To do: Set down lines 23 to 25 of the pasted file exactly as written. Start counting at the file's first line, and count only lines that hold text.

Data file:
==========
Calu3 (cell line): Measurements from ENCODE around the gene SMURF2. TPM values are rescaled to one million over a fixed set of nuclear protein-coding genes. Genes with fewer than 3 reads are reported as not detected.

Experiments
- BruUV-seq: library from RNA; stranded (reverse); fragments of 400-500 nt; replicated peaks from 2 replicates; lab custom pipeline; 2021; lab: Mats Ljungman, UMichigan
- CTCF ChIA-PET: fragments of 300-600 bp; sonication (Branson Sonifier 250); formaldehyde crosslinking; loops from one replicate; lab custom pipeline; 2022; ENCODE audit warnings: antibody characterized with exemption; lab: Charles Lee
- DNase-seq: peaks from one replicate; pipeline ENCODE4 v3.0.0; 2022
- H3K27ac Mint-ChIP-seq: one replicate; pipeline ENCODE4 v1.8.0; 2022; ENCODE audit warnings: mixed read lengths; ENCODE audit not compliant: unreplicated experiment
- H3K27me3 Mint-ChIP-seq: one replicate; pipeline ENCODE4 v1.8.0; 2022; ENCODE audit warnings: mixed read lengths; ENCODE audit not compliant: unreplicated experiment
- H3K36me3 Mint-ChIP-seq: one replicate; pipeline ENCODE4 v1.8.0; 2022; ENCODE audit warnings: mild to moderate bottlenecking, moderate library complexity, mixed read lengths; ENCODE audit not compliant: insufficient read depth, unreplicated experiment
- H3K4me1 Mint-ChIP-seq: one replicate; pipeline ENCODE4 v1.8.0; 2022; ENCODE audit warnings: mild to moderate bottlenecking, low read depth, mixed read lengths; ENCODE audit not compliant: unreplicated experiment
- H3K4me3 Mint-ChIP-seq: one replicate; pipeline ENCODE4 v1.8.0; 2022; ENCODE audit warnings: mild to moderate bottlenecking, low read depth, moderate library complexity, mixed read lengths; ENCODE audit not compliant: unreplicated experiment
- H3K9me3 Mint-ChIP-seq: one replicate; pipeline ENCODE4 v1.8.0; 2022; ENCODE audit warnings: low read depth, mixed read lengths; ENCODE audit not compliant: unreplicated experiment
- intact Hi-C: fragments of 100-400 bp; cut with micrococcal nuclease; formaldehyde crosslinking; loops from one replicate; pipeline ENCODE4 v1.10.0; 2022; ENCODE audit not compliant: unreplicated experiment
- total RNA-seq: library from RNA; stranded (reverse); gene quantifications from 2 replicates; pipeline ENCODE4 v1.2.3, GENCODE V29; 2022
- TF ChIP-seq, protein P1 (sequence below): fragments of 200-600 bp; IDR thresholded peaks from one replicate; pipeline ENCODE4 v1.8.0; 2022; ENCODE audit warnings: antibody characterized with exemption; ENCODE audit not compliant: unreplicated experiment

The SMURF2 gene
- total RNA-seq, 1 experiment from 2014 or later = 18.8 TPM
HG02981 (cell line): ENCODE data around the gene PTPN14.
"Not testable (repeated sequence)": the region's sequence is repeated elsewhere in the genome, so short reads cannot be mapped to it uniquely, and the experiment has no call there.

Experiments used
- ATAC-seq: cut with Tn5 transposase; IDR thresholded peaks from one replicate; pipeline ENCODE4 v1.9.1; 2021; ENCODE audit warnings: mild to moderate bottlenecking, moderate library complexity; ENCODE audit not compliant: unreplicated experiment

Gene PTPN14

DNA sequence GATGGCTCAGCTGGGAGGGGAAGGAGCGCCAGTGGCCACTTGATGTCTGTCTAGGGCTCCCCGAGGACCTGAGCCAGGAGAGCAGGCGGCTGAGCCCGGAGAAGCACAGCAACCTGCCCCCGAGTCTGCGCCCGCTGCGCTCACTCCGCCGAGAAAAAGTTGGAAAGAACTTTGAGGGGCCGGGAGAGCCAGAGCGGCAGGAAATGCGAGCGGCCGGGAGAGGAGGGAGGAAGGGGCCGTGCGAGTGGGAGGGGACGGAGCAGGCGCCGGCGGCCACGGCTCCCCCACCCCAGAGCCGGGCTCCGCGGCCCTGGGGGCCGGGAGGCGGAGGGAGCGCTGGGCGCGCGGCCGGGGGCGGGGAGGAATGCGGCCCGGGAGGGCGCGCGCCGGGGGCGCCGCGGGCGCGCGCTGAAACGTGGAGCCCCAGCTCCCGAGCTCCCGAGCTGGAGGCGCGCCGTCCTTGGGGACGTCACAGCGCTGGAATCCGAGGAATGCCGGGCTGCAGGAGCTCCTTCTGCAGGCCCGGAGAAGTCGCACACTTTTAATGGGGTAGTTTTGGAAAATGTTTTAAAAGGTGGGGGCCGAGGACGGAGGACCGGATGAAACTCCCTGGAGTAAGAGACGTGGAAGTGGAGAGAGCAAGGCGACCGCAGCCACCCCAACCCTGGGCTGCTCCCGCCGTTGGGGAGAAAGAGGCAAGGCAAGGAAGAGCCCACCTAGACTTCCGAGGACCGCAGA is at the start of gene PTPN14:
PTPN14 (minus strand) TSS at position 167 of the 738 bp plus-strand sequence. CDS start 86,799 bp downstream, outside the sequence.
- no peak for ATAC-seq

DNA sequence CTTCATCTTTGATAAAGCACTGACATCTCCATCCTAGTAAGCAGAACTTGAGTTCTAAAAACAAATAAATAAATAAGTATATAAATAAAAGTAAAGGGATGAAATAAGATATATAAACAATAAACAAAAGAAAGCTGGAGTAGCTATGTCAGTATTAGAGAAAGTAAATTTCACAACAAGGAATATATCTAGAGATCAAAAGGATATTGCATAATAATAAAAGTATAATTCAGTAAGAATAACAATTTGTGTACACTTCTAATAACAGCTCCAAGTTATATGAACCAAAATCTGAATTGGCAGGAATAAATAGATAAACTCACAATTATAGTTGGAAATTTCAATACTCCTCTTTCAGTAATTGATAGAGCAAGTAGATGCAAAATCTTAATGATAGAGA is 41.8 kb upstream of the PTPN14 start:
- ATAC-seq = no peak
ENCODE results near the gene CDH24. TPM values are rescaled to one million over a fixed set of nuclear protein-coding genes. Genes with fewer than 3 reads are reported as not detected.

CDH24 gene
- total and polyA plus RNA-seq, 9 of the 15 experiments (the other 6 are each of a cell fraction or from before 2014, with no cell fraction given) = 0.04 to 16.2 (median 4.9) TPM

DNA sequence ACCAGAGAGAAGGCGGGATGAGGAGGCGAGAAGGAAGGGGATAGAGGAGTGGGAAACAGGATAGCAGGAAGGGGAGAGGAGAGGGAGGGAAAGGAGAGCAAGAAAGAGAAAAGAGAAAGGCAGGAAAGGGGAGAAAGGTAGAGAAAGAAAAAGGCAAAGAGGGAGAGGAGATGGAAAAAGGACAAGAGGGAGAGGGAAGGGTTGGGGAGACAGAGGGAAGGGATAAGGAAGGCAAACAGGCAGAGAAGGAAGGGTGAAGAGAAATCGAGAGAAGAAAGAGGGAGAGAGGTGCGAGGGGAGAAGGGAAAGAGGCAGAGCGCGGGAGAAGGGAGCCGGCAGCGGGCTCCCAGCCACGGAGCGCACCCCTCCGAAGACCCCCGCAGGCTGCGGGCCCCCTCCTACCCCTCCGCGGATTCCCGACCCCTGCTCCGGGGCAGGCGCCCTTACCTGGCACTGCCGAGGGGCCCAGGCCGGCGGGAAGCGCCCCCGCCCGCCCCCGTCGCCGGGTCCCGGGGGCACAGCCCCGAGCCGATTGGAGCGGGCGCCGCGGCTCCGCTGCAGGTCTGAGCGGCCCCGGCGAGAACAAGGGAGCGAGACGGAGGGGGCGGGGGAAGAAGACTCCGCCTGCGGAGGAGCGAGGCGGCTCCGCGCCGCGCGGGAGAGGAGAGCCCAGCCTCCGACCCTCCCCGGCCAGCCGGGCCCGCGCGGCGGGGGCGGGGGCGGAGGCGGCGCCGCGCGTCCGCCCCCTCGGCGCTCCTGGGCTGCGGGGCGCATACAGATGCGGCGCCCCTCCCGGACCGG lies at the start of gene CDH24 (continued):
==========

PTPN14 (minus strand) TSS at position 167 of the 738 bp plus-strand sequence. CDS start 86,799 bp downstream, outside the sequence.
- no peak for ATAC-seq

DNA sequence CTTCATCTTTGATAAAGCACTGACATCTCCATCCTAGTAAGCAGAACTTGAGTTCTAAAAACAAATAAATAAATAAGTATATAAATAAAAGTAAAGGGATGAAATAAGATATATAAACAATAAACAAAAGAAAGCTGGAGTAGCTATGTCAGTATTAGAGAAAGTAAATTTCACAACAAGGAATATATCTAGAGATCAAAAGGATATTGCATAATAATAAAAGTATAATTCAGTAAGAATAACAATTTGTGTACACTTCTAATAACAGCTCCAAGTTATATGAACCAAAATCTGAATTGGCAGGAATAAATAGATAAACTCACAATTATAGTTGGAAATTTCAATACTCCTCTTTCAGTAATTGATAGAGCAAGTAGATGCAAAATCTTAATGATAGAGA is 41.8 kb upstream of the PTPN14 start: